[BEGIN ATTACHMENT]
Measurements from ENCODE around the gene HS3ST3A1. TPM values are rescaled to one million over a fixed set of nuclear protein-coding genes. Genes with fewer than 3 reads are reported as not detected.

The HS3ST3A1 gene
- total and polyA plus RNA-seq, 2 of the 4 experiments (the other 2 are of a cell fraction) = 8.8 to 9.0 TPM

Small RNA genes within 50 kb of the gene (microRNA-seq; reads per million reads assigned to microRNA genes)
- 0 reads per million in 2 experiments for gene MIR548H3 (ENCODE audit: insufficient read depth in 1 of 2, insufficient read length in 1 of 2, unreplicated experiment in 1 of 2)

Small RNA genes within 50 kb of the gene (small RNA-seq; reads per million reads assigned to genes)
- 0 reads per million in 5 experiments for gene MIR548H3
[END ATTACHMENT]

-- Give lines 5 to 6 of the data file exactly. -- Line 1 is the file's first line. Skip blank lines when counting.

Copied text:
- 0 reads per million in 2 experiments for gene MIR548H3 (ENCODE audit: insufficient read depth in 1 of 2, insufficient read length in 1 of 2, unreplicated experiment in 1 of 2)

Small RNA genes within 50 kb of the gene (small RNA-seq; reads per million reads assigned to genes)